In Minnesota, litigation is generally commenced upon service of the summons. Minn.R.Civ.P. 3.01. This is a unique framework and is different from most states and the federal court system that commence lawsuits on filing with the court. Rule 5.04 sets a one-year deadline for the case to be filed with the court or it will be potentially dismissed with prejudice.
For the statute of limitations, it is important to note the significance of the word “commenced” in this Rule. A case nearing the end of the limitations period will need to be commenced within the limitations period, i.e. served by the deadline or the appropriate waiver signed. Filing the case with the court is inadequate without proper service. Rule 3.01(c) does allow commencement of the case by delivering the summons to the sheriff in the county where the defendant resides, provided that defendant is served within 60 days. Note that the sheriff does not have to actually be the one who actually serves the defendant during this period and the commencement is ineffectual if the defendant is not properly served within the timeframe. Potential medical malpractice plaintiffs should be aware that tracking down any defendant for service can take time and that the precise entity that is the appropriate defendant is not always obvious from the medical records.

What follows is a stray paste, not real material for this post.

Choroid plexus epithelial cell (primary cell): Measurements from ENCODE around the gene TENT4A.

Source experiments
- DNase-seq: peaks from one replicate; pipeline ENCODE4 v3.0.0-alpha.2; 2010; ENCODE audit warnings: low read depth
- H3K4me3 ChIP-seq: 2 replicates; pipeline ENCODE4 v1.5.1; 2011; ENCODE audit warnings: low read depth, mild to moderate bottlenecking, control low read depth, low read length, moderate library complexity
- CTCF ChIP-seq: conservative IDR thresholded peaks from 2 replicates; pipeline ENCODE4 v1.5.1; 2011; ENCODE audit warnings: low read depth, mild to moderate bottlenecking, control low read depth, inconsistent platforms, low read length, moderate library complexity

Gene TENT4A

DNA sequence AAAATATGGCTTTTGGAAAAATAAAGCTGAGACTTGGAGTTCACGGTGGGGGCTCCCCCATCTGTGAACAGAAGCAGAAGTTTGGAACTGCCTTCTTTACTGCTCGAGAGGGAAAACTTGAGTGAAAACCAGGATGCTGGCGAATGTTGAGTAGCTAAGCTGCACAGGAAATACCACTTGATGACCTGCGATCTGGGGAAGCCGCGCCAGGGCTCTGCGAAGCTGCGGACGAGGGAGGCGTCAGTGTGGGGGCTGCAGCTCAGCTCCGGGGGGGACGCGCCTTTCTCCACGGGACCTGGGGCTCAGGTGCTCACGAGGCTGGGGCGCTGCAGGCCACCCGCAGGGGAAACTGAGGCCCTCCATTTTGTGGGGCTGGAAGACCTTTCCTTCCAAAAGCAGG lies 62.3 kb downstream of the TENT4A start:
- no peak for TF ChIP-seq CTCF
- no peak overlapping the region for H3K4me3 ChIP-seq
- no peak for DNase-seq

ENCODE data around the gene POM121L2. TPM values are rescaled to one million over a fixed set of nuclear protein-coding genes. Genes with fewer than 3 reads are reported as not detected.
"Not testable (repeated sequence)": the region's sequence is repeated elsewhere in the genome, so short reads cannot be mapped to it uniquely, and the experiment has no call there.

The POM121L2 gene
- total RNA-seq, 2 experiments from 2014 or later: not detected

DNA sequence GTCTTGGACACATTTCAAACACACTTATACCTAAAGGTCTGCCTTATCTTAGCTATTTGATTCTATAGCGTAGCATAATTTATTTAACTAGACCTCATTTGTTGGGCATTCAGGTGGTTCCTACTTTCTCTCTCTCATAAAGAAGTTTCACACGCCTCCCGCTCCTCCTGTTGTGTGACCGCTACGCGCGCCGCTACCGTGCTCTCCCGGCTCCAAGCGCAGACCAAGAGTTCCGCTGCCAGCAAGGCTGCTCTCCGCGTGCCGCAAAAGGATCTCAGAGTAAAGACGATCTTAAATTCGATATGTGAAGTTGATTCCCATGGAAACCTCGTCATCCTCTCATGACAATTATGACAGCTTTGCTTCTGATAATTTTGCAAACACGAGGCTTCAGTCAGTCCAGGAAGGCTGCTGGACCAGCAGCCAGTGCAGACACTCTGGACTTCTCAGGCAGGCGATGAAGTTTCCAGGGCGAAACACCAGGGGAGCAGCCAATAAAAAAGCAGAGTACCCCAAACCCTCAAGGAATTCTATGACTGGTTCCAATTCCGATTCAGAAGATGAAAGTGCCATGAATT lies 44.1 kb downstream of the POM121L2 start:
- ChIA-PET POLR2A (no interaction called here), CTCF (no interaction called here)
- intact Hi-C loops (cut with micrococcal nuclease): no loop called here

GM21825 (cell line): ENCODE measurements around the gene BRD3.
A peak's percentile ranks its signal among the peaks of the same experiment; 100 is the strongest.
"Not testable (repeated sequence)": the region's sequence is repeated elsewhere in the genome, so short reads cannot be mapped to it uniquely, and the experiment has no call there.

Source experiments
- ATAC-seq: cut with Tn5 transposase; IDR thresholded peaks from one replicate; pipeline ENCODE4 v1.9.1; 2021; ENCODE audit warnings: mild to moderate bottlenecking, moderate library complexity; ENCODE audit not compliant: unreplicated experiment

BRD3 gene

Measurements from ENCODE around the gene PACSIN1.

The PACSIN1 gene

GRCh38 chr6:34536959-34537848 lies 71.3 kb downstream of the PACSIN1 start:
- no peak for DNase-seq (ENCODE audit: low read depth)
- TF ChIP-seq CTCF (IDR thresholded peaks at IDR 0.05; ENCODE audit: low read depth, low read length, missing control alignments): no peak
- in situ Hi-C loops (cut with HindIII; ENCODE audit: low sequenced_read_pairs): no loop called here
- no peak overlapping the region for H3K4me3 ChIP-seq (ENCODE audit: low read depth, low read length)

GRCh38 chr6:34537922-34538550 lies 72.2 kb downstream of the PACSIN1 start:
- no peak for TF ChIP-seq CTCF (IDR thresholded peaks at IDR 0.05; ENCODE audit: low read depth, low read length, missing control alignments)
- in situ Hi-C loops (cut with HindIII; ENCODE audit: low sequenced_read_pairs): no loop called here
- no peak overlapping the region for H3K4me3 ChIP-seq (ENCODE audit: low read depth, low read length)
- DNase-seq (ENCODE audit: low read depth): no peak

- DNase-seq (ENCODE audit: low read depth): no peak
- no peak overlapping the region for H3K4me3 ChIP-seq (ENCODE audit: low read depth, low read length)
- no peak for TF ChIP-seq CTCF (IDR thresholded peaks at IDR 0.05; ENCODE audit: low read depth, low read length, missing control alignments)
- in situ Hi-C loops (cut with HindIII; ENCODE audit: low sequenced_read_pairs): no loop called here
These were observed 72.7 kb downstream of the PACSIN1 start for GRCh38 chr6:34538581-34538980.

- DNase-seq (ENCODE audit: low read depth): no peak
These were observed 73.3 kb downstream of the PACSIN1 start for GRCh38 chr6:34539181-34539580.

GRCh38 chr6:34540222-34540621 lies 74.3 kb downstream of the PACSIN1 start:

The hip-pocket framework allows cases to be in active litigation amongst the parties and outside of the court even knowing about the case. When the parties can work together, it can work to everyone’s benefit. Similarly, when cases have potential publicity issues, they can be sued out, discovery can be conducted, and the matters can even be resolved without any public record whatsoever. And once a case is commenced, either party may opt to file the case with the court for any reason.
In practice, the biggest issue that litigants will experience from proceeding outside of the court’s involvement will be delayed trial dates and other court deadlines. Medical malpractice cases are often deemed “complex” by Minnesota courts and parties often as for “date-certain” trial dates to schedule witnesses, many of whom are medical experts from across the country. Getting a busy judge to block off two weeks of their calendar for a single case is difficult and often impossible in the short term, especially because civil cases often have to take a backseat to criminal cases with Constitutionally-empowered speedy trial requests. Also, there is often a point at which even the most cooperative parties cease to get along with each other. A discovery dispute during litigation requires the filing of the case, appointment of the judge, and a lot of work for the court to gain some level of understanding of what is going on in the case so as to make a reasonable ruling. And if anything requires any motion practice whatsoever, it is a good idea for the judge to have some understanding about the case before it is dropped on their desk.
Because so much of a medical malpractice case’s progress depends on the proximity to the trial date, it is usually preferable to file the case right away.